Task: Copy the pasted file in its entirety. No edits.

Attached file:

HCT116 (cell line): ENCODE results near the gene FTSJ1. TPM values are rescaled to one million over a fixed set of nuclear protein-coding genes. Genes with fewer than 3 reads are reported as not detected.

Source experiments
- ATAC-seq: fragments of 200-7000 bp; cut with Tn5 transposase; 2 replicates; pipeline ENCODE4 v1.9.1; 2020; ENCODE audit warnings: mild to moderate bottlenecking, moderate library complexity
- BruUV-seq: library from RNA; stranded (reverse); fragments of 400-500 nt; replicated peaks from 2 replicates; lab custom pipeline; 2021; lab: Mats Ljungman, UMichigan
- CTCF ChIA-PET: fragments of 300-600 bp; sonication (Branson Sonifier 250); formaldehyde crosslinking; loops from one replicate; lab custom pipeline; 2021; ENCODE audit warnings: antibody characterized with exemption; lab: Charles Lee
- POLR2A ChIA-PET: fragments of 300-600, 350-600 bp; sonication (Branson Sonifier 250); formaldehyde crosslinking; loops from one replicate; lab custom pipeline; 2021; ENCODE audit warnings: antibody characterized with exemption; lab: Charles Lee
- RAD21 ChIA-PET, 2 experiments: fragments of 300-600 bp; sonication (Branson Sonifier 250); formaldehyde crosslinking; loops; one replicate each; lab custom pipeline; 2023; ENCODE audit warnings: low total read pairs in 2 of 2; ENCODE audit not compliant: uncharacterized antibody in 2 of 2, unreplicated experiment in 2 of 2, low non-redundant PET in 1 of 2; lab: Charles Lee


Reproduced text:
HCT116 (cell line): ENCODE results near the gene FTSJ1. TPM values are rescaled to one million over a fixed set of nuclear protein-coding genes. Genes with fewer than 3 reads are reported as not detected.

Source experiments
- ATAC-seq: fragments of 200-7000 bp; cut with Tn5 transposase; 2 replicates; pipeline ENCODE4 v1.9.1; 2020; ENCODE audit warnings: mild to moderate bottlenecking, moderate library complexity
- BruUV-seq: library from RNA; stranded (reverse); fragments of 400-500 nt; replicated peaks from 2 replicates; lab custom pipeline; 2021; lab: Mats Ljungman, UMichigan
- CTCF ChIA-PET: fragments of 300-600 bp; sonication (Branson Sonifier 250); formaldehyde crosslinking; loops from one replicate; lab custom pipeline; 2021; ENCODE audit warnings: antibody characterized with exemption; lab: Charles Lee
- POLR2A ChIA-PET: fragments of 300-600, 350-600 bp; sonication (Branson Sonifier 250); formaldehyde crosslinking; loops from one replicate; lab custom pipeline; 2021; ENCODE audit warnings: antibody characterized with exemption; lab: Charles Lee
- RAD21 ChIA-PET, 2 experiments: fragments of 300-600 bp; sonication (Branson Sonifier 250); formaldehyde crosslinking; loops; one replicate each; lab custom pipeline; 2023; ENCODE audit warnings: low total read pairs in 2 of 2; ENCODE audit not compliant: uncharacterized antibody in 2 of 2, unreplicated experiment in 2 of 2, low non-redundant PET in 1 of 2; lab: Charles Lee